Cell-based electrochemical biosensors have contributed tremendously to the fields of biology, medicine, chemistry, pharmacology, and environmental science. With electrochemical transducers and whole cells as the recognition elements, these biosensors provide new horizons for biosensing and life science research. This review focuses on the research accomplishments on this topic over the last three years, and is divided into three sections according to the types of cellular responses. Our aim is to highlight how simple and sensitive electrochemical methods can be coupled with cells by virtue of the integration of interface control, nanotechnology and genetic engineering to generate new enabling technologies. Some specific examples to demonstrate how these sensors are useful in medicinal chemistry and drug design have also been discussed. It is hoped that this review can provide inspiration for the development of fast, selective, sensitive, and convenient detection and diagnosis platforms.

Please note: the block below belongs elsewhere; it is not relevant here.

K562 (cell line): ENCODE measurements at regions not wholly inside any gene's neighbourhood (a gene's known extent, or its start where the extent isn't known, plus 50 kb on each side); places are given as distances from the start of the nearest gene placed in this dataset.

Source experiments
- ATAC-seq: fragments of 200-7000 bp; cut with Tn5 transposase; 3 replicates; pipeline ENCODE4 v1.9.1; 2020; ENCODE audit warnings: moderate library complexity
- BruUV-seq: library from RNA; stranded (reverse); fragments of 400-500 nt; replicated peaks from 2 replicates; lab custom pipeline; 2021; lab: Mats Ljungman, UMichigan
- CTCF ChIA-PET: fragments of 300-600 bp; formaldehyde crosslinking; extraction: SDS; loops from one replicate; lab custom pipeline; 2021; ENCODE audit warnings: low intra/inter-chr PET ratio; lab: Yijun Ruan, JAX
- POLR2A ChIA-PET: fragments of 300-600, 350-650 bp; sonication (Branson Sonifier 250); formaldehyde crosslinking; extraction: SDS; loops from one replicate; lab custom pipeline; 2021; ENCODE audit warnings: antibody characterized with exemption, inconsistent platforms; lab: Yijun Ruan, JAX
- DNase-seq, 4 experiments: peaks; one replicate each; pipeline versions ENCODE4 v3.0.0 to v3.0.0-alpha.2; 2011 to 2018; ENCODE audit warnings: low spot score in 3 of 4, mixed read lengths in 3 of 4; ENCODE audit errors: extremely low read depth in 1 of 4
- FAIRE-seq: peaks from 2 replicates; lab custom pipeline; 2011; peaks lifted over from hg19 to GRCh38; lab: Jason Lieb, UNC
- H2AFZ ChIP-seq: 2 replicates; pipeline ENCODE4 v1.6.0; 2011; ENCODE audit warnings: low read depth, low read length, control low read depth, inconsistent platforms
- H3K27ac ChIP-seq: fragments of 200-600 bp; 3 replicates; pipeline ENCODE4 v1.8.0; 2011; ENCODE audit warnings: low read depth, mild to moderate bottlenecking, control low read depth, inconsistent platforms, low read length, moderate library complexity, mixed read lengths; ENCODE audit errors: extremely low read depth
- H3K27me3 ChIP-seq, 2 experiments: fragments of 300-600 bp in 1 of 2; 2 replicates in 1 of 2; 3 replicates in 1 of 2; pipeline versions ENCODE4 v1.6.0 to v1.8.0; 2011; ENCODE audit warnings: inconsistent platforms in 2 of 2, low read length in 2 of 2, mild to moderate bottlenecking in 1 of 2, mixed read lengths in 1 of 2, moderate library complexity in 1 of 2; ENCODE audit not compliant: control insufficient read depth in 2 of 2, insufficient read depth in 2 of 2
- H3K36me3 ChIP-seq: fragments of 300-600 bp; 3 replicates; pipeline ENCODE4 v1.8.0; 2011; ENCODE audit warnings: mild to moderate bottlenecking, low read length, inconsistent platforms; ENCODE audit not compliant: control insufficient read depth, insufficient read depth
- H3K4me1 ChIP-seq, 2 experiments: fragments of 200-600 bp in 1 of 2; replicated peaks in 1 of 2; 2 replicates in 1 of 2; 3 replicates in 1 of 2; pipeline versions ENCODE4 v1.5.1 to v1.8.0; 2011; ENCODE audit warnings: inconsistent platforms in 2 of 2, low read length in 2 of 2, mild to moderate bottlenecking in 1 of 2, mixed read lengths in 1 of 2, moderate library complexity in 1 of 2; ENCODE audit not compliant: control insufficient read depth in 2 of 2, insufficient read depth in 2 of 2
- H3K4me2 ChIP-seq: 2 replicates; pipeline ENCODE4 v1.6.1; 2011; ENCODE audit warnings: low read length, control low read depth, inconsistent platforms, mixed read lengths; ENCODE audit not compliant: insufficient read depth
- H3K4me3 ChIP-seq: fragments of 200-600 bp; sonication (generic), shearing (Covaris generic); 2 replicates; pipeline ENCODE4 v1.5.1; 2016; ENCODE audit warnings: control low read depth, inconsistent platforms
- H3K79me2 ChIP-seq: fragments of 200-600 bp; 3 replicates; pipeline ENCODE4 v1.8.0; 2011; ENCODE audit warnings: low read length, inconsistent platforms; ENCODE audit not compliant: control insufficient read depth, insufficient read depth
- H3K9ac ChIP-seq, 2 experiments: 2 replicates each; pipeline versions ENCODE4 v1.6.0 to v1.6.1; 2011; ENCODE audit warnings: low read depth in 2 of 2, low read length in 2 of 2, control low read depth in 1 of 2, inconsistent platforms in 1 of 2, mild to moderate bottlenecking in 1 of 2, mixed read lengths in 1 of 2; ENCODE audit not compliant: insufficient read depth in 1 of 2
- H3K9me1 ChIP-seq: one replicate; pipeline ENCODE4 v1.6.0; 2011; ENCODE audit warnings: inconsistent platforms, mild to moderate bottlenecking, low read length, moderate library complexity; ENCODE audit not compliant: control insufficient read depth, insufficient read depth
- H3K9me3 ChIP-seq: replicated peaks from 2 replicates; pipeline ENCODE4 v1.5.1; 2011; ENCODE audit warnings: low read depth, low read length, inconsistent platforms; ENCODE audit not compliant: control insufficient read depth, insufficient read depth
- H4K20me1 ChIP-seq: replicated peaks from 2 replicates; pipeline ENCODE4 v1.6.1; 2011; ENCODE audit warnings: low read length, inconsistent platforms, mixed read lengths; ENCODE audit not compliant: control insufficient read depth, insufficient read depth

Key Laboratory of Analytical Chemistry for Life Sciences (Ministry of Education of China), Department of Chemistry, Nanjing University, Nanjing 210093, P. R. China.
Publication date: December 1, 2008
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Current Medicinal Chemistry covers all the latest and outstanding developments in medicinal chemistry and rational drug design. Each issue contains a series of timely in-depth reviews written by leaders in the field covering a range of the current topics in medicinal chemistry. Current Medicinal Chemistry is an essential journal for every medicinal chemist who wishes to be kept informed and up-to-date with the latest and most important developments.